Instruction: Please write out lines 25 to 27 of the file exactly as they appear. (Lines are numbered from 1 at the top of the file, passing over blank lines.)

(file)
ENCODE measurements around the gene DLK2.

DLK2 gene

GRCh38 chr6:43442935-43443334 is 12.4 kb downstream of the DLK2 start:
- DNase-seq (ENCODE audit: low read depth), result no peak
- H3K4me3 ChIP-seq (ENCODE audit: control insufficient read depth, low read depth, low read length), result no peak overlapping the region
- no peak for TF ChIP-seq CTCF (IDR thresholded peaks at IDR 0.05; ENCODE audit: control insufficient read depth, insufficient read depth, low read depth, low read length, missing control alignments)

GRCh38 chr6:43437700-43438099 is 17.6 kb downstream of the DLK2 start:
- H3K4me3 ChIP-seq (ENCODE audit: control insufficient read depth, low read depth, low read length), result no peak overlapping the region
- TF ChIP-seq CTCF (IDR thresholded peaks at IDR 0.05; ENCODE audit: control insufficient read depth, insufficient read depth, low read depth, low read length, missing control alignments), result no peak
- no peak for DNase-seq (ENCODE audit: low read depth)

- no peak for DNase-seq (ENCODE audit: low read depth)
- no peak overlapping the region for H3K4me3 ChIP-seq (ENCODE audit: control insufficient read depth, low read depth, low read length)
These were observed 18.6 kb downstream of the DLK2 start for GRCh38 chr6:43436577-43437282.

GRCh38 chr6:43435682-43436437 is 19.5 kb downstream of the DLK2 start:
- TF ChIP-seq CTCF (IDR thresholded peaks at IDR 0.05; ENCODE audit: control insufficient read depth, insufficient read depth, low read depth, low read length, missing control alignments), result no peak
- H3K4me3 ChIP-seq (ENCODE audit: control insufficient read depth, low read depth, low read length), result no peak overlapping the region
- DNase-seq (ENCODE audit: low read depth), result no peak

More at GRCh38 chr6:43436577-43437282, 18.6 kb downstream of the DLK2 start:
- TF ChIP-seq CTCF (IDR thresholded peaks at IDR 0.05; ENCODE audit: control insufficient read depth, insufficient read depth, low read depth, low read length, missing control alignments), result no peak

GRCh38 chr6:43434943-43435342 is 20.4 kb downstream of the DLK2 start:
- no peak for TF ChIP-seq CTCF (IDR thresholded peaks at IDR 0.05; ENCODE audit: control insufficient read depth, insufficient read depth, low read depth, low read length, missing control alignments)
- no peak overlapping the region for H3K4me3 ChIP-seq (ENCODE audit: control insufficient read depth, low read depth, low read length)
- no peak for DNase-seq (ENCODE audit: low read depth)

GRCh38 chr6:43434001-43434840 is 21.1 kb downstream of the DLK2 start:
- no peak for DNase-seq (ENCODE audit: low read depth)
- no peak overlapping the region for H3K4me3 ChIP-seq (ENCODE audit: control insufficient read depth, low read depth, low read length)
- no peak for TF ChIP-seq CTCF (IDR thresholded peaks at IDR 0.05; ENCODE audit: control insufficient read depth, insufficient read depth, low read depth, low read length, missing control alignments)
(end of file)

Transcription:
- no peak for DNase-seq (ENCODE audit: low read depth)
- no peak overlapping the region for H3K4me3 ChIP-seq (ENCODE audit: control insufficient read depth, low read depth, low read length)
- no peak for TF ChIP-seq CTCF (IDR thresholded peaks at IDR 0.05; ENCODE audit: control insufficient read depth, insufficient read depth, low read depth, low read length, missing control alignments)